Birds Starting With “B”

As you will have noticed from their chirping, birds are everywhere. It is unlikely that you will go a day without seeing at least one bird fly by, and that’s because there are billions upon billions of birds all over the world.

Birds Starting With “B”

Within that incredible number, there are thousands of different breeds and types, all with their own appearances and characteristics. 

In our handy guide below, we’ll be looking at a selection of birds that begin with the letter “B”.

If you ever wanted to learn more about our winged friends, or just identify them when you see them, you’ve come to the right place!

Budgerigar

Budgerigar

You have probably seen one of these, or at least know them by their common abbreviation “Budgie”.

For a more scientific classification, you can refer to them as “melopsittacus undulatus”. They are members of the parrot family, and for that reason can look fairly similar to them. 

Their feathers look like a mix between yellow and green, making them very vibrant and difficult to ignore.

On top of that, there are black streaks all over the feathers, which really contrast well with the yellow and green.

They’re very pretty birds, which is why they’re very popular to have as pets!

Not all budgerigars look the same, though, because the sexes actually appear different.

With a male budgie, you can identify them by looking at their beak, more specifically their cere.

The cere is a wax-like part that covers the base of the top part of the beak.

If the cere is blue, then the budgie is a male. However, if the cere is yellow, or even pale white, then you’re looking at a female budgerigar. 

Black-Bellied Plover

Black-Bellied Plover

Though their body can sometimes be quite gray, leading many to call them a gray plover, their belly is most definitely black and distinctive.

On top of that, the black extends up to their face, covering around half of it, just up to the top of the eyes and beak. 

As for the rest of their body, it can be seen as more gray or white, which makes a nice difference and arguably emphasizes the black of their belly and face.

Additionally, the wings have bits of brown on them, which gives the bird depth and makes it look quite fluffy.

You will often find these birds on the beach, where they hunt for insects and worms to eat, as well as mollusks.

There are many other kinds of plover in the world, and they are all joined in their features: long legs and black bills. 

Black Vulture

Black Vulture

Chances are, you will have seen vultures depicted as terrifying creatures that circle around the desert.

However, they are actually pretty harmless, only feeding on dead animals rather than attacking people.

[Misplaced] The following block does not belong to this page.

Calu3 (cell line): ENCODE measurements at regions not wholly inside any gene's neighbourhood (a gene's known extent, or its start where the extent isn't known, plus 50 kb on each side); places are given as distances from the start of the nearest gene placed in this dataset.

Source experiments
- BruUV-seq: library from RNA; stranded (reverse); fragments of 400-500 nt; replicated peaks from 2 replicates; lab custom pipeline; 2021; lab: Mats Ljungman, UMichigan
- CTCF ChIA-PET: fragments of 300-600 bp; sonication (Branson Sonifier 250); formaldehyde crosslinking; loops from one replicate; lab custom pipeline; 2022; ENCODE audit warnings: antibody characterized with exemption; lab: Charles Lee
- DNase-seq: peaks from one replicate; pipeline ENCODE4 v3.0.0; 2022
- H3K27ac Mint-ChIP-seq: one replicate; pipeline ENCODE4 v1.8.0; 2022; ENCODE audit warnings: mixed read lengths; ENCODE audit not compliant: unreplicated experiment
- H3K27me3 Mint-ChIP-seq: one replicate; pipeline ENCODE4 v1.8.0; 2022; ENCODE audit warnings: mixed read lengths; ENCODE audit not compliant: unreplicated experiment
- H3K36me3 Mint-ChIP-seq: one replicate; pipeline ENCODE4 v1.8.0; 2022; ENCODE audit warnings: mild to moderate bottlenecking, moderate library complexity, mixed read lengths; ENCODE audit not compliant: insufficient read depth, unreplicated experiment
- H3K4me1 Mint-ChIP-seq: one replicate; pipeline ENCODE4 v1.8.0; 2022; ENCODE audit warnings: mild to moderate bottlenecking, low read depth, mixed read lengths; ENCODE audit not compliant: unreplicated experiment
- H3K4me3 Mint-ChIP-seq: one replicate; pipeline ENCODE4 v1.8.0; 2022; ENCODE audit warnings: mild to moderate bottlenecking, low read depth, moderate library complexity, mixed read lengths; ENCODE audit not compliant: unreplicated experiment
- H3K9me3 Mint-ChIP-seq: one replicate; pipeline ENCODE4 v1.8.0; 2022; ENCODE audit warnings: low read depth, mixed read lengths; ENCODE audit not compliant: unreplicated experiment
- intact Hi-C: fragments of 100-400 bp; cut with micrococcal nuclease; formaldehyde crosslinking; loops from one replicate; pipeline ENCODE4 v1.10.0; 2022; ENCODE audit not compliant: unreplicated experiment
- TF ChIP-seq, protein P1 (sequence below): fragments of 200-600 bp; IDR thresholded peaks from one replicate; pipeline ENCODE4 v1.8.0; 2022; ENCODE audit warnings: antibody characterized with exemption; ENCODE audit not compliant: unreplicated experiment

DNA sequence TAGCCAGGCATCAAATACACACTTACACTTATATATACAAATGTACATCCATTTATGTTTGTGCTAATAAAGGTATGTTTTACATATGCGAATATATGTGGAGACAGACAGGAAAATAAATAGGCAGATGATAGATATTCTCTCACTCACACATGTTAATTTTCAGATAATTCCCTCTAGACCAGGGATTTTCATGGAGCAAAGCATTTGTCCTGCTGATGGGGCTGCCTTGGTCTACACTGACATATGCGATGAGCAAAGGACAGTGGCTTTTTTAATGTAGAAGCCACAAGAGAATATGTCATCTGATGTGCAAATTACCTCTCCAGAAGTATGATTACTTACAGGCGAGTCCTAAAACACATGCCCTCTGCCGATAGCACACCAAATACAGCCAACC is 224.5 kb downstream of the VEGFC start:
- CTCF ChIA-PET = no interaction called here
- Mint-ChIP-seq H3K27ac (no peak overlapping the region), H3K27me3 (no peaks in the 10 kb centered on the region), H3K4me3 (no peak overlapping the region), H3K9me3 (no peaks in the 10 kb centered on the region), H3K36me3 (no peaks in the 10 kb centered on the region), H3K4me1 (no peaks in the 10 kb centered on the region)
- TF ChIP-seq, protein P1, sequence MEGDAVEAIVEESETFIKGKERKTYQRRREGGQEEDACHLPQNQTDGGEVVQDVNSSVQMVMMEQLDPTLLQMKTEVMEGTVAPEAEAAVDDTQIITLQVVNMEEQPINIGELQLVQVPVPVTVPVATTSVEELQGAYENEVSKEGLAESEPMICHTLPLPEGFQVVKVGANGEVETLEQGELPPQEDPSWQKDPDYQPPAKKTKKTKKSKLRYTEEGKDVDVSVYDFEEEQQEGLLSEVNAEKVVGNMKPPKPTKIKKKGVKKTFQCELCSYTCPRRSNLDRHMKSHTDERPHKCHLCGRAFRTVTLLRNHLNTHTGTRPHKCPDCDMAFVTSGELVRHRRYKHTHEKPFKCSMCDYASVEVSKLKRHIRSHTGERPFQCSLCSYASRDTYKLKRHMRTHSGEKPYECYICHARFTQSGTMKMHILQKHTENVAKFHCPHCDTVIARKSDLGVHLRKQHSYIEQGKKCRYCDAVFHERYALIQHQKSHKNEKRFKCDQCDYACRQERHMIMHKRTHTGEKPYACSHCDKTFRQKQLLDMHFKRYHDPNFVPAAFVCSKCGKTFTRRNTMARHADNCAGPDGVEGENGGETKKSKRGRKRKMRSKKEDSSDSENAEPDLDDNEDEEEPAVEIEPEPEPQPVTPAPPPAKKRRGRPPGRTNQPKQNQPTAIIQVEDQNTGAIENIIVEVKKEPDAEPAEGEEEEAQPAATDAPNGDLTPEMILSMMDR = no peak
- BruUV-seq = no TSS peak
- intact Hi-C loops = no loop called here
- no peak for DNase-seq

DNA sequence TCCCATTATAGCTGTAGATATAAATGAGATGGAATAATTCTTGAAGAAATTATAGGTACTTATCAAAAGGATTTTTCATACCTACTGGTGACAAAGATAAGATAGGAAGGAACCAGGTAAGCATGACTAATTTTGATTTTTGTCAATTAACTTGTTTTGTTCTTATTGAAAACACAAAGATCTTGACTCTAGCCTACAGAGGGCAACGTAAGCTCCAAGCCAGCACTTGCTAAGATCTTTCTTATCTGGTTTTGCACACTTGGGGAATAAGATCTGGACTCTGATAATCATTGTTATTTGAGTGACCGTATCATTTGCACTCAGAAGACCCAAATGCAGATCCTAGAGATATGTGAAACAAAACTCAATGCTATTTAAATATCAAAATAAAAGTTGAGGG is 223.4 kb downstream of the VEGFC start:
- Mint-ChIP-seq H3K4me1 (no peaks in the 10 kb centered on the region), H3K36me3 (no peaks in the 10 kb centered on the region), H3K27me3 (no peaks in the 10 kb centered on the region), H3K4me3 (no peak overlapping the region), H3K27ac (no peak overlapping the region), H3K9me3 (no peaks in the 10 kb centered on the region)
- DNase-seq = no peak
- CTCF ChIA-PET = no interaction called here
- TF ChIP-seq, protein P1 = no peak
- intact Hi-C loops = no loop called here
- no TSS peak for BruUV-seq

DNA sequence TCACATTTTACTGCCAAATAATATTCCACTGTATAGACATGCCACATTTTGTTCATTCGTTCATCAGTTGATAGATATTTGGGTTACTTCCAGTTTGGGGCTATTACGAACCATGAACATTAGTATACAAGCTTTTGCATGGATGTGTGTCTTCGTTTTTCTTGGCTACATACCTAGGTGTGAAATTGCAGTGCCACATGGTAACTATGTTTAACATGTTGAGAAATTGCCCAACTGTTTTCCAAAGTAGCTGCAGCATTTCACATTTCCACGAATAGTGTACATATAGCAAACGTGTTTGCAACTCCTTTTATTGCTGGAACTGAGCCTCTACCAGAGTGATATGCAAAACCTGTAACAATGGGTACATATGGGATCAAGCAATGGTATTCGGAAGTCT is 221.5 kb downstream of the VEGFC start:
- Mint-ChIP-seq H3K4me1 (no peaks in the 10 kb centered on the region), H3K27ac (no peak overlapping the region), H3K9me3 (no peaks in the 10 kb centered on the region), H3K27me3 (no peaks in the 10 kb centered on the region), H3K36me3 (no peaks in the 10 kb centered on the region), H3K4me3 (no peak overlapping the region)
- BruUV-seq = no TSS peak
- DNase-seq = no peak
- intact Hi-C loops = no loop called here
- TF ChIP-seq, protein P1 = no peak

The most common type of vulture is the turkey vulture, though the black vulture is second.

Turkey vultures have their name because they look more like a turkey, with their head having large patches of pink and red, even though their body and feathers are mostly jet black.

Black vultures are far more black, as you would guess. Whatever the sex, a black vulture will have black plumage (feathers) all over their body, and then their head and beak will be dark gray. 

The black vulture is a protected species, because they are the only remaining members of their genus.

You can often find them near to places where humans live. They take full advantage of this, snacking on human garbage. 

Brown Pelican

Brown Pelican

These are the smallest type of pelicans, and the female brown pelicans are slightly smaller than the male on top of that.

They like to feed on fish primarily, but can also sometimes be seen snacking on crustaceans or even the eggs of other birds.

In America, there are only three species of pelican, and this is one of them.

As for their appearance, a brown pelican will usually be maroon or brown, though their head is white.

On top of that, the white head has a large yellow patch called a “wash”, making it almost look like a duck from the head. 

However, the colors can change slightly when breeding.

When they breed, the brown pelicans will have their necks grow darker brown and the yellow wash will grow brighter.

For the brown pelicans that aren’t breeding, though, the yellow goes duller and the rest of them keeps white and brown. 

Brown Booby

Brown Booby

These are large members of the booby family, which is a group of seabirds.

From their title, you can guess that these are brown, though the under sections of them are white as well.

They have sharp beaks with many jagged edges, though their wings are short.

This means that they have to flap a lot. Interestingly, though, this doesn’t make them a loud bird – they are silent for the most part. 

The sexes mostly appear the same, though the female brown booby is actually heavier than a male one.

They only roost on solid objects on the ground, never roosting on water surfaces instead.

Despite that, the water is where they feed, swooping low to grab small fish.

Bronzed Cowbird

Bronzed Cowbird

The sexes of these have different appearances that set them apart.

A male bronzed cowbird has black plumage that has hints of bronze and green to it and brown eyes.

Females also share the brown eyes, but have a black plumage that is much duller. 

When it’s time to breed, a male bronzed cowbird’s eyes will turn red.

They breed across a handful of American states, and settle in farmland, or woods when breeding season is over.

In either location, they feast on insects and seeds. 

Final Thoughts

There are plenty of birds that begin with B, and you now know a handful of special ones!

Olivia Kepner